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Jon Silverman, Home Affairs Correspondent
"Many of the stops of young Asians are drug related"
 real 28k

Assistant Commissioner Denis O'Connor
"We should encourage officers to engage in good stops"
 real 28k

Dr Marian Fitzgerald, author of the report
"The danger is that we're throwing the baby out with the bathwater"
 real 28k

Charles Clarke and John Greenway
The Home Office and Shadow Home Office Ministers discuss the report
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Wednesday, 15 December, 1999, 13:52 GMT
Racism fears 'holding back police'

police racism graphic But police may be too aggressive towards young Asians

Metropolitan Police officers are so worried about being accused of racism that they risk losing the fight against crime, a report has said.

The number of incidents of stop and search in London, a practice dogged by accusations of racism, has halved since the Stephen Lawrence report in February.

But crime has risen sharply since the report into the murder of the black teenager, it says.

However, the report said the "overarching" issue is the manner in which the searches are conducted, with police heavyhandedness in particular "alienating" Asian youths.

The police welcomed the report, saying it showed for the first time a firm statistical link between stop and search and crime, and would boost confidence in the power.

Dr Fitzgerald: "Police may be using it for social control"
Met Assistant Commissioner Denis O'Connor said it also showed that the "disproportionality" between the number of black, white and Asian people stopped was lower than had been believed.

However, he said the force would have to change the way some officers conduct the searches.

"Some officers are not as courteous as they might be, they're not as civil as they might be," he said.

The power of stop and search was introduced in 1984 and now accounts for 9% of all arrests, about 80% of which result in conviction.

But a high incidence of stop and searches among the black and Asian population has led to charges of police racism.

Wednesday's 71-page study was carried out by former Home Office consultant Dr Marian Fitzgerald, on behalf of the police.

She found that, indeed, blacks were more likely to be searched than whites, and Asian youths more likely to be searched than anybody.

But she said officers were using the powers far less than they should be.

"The danger is that we're throwing the baby out with the bathwater," she said.

"There are certainly problems with the way the power has been carried out in the past, but we are seeing no gain in public confidence as a result of this fall in stop and searches."

We could be in serious trouble with this group 20 years down the road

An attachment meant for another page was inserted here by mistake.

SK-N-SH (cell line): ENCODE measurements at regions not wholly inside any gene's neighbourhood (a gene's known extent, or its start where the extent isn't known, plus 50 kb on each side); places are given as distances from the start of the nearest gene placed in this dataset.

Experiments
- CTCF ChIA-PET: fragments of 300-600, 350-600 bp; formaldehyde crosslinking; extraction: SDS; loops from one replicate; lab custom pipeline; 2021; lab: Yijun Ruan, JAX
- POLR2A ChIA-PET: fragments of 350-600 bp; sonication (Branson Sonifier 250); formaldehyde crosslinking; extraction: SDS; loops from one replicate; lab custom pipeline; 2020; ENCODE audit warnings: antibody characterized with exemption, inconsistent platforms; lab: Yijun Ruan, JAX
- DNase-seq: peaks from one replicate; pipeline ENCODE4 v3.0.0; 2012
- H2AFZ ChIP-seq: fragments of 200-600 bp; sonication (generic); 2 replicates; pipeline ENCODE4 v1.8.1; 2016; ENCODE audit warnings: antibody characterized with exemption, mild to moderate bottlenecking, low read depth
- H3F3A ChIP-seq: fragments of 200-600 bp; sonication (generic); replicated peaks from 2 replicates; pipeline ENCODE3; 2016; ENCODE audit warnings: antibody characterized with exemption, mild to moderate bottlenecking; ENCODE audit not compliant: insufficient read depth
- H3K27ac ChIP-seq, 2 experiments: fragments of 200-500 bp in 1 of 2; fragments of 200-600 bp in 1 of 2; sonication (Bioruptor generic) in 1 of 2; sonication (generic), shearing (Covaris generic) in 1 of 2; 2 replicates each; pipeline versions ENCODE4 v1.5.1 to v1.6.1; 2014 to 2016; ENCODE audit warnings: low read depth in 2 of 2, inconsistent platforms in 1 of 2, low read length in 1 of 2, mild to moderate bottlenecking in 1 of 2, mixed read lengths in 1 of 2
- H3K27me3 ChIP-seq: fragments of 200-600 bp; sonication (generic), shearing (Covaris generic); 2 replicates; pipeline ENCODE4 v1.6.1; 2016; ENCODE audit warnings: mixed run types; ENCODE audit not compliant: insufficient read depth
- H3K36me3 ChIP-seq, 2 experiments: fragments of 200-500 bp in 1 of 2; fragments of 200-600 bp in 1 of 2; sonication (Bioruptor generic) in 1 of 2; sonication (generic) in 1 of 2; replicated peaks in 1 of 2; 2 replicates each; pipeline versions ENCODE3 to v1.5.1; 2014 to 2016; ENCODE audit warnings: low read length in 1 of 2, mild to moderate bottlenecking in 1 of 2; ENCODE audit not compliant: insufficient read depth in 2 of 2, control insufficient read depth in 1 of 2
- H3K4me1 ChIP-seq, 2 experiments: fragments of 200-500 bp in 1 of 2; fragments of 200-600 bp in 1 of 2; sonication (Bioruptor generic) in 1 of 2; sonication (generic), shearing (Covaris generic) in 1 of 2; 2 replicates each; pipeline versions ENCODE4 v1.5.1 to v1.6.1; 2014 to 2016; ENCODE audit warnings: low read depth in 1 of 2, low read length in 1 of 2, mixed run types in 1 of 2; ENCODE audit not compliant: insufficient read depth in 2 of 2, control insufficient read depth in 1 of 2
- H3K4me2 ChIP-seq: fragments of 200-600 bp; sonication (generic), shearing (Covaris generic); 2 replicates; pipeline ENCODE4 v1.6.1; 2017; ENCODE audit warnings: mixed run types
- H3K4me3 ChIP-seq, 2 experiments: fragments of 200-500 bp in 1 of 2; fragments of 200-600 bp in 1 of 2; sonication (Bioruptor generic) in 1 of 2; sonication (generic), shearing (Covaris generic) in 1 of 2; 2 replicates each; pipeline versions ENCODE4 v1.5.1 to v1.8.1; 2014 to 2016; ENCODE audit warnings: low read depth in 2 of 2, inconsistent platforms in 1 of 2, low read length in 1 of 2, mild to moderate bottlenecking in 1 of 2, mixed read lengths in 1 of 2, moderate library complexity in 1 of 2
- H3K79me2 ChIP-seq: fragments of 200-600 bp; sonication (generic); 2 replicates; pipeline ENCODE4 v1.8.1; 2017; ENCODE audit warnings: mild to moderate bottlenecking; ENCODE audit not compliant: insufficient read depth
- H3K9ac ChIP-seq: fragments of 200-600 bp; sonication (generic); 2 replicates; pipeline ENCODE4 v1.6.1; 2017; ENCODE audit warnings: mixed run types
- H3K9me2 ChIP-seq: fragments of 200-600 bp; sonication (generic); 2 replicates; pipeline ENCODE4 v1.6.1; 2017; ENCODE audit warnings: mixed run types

Dr Marian Fitzgerald
She told a news conference that there was broad support for the tactic among all ethnic groups, as long as the power was carried out with civility.

Dr Fitzgerald said her biggest fear was that police heavyhandedness against young Asians, in particular, could lead to criminalising and alienating that entire group.

"Asians are much younger on average than the whites and the black people who are being stopped and searched," she said.

"They're much less likely already to have criminal records, they're much more likely to be searched in groups, and the groups tend to be larger."

She said police appeared to be using the powers against groups of Asian youths hanging out on the streets as "a measure of social control".

She compared the problem to that facing young black people about 20 years ago, under the notorious "Sus" law, under which police could stop anyone they chose, and which were abolished 10 years ago.

Pilot schemes

Home Office Minister Charles Clarke said the police were carrying out pilot schemes across the country - including some within the Met - to improve use of the power.

He told BBC Radio 4's Today programme it was vital to "ensure first that it's used as an effective weapon to fight crime, and second that it's used in a way that's non-discriminatory".

He added that the government was helping to develop police training initiatives to "ensure it is not used in a way which alienated people in the way Dr Fitzgerald described".

But Shadow Home Office Minister John Greenway, a former Met officer, said he had always been "doubtful" that stop and search was used disproportionately.

"You have to look at the pattern of crime," he said.

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See also:
15 Dec 99 |  UK
Stop and search: Two sides speak
15 Dec 99 |  UK
Police: We will improve
14 Jul 99 |  UK
Police 'not logging stop and searches'
15 Oct 98 |  UK
Blacks stopped more often by 'racist' police
24 Nov 99 |  UK
Police 'at darkest hour'
06 Sep 99 |  UK
Racism challenge to Met chief
11 Aug 99 |  UK
Stop and searches in London halved

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